5. Puree the soup with a stick blender (what? you don’t have one yet?!) until smooth.
  6. Add black pepper and additional salt to taste.  If the soup seems too thick, add more milk or chicken stock.
  7. Serve hot with a dollop of Greek yogurt on top–it adds a wonderful tangy flavor!

Acorn Squash Bisque

28 Sep

I have just been beside myself with glee watching all of the squash and pumpkin recipes popping up all over Pinterest and the food blogging community!  I love love love the Fall for cooking and I wasn’t sure where to start diving in but, I have to say, this bisque is an excellent start to the deluge of Fall recipes coming at you!

I admit that I was hesitant to switch it up from my normal Butternut Squash soup but was delighted with the results.  The recipe makes a delicious, almost delicate, bisque that would make a fantastic start to a large hearty meal, or just as a light meal in itself.  It does thicken up as leftovers, but reheat it very very gently, as mine started to curdle very quickly.  (You wouldn’t think it, but a quick whirl with the stick blender gets rid of all those unsightly white specks in an instant)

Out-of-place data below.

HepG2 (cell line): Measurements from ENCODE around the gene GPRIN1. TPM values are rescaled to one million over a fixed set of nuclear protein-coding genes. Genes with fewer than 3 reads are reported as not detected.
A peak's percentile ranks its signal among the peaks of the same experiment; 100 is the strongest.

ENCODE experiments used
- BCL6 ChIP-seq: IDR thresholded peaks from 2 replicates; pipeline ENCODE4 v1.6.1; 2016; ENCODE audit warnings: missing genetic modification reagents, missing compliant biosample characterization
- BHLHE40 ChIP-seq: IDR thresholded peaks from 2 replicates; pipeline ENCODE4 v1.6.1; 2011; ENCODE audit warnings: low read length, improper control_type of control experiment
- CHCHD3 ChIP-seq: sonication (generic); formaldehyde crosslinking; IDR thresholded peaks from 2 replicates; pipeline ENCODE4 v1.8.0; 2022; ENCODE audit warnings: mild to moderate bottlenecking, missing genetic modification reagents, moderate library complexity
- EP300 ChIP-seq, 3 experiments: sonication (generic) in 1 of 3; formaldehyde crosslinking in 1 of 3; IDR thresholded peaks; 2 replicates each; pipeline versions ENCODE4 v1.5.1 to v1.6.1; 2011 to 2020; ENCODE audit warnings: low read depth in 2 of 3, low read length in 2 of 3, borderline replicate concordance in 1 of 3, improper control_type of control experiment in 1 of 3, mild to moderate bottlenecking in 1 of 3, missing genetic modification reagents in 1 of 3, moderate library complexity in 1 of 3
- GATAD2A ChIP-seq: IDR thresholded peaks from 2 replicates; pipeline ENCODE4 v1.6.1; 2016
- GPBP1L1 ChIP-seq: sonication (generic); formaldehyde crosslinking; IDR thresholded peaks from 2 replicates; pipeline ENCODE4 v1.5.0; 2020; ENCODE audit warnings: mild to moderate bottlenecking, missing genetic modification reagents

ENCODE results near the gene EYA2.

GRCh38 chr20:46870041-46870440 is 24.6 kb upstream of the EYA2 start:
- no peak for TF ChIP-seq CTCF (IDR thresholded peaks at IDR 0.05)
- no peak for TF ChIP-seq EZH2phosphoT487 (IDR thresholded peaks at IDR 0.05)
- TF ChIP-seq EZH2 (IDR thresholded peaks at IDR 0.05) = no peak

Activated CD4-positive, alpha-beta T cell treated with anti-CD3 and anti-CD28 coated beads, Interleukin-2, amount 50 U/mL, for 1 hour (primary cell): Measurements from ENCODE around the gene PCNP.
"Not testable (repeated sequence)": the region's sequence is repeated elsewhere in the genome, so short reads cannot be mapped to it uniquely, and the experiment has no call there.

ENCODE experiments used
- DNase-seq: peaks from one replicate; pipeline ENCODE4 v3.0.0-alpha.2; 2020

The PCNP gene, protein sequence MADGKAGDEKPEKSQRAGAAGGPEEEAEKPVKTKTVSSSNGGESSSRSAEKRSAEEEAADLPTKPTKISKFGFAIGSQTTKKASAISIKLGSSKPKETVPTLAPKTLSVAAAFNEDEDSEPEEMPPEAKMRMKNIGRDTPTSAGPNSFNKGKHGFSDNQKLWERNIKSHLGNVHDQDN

The soup was excellent with just the little bit of thyme seasoning it, yet I could tell I wanted just a teensy bit more flavor.  I make a mean Butternut Squash soup so I had to physically restrain myself from adding all the normal spices I add to that–I wasn’t making a clone, after all.  I left the nutmeg, the cinnamon, bay leaf, and rosemary behind (but it was almost painful to do so) and stared at the rest of my spice shelf.  I hesitated for a second before grabbing the cloves, knowing they would be overpowering if I wasn’t careful.  It was just what I was looking for!  1/8 of a teaspoon is honestly all that is needed for the whole big pot to give the soup that warm spiced flavor without losing the delicate acorn squash flavor.  It doesn’t have the stunning orange color that butternut squash soup or pumpkin soup does, but it is absolutely a wonderful addition to the Fall dinner table.


Acorn Squash Bisque
Adapted from Martha Stewart
Serves 4 as a main dish or more as a starter appetizer

  • 2 acorn squashes (3 pounds total)
  • 1 tablespoon butter
  • 1/2 – 1 medium onion, finely chopped
  • Coarse salt and ground pepper
  • 1/2 teaspoon fresh thyme leaves, plus more for garnish
  • 1 can (14 1/2 ounces) reduced-sodium chicken broth
  • 2 cups water
  • 1/2 cup half-and-half